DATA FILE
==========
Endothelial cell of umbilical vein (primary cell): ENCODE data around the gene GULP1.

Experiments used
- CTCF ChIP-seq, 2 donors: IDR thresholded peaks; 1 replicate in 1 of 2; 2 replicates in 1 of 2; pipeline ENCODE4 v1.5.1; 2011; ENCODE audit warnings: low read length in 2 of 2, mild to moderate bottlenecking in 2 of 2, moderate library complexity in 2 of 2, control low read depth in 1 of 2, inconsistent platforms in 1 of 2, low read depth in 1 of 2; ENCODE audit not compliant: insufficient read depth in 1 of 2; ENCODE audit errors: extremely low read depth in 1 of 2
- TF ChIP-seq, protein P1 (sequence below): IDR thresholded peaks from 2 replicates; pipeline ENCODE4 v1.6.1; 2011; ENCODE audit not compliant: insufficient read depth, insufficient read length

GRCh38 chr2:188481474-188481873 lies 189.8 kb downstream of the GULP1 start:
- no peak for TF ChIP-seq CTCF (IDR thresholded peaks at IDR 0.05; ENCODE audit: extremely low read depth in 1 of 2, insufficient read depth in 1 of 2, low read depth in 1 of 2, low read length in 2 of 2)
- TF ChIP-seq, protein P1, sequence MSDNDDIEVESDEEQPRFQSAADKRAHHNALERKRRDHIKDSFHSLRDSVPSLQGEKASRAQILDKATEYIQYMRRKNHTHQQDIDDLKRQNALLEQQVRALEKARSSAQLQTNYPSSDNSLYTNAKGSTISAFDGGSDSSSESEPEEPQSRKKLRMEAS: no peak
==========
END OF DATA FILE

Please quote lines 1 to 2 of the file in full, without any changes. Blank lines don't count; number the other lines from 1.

Endothelial cell of umbilical vein (primary cell): ENCODE data around the gene GULP1.

Experiments used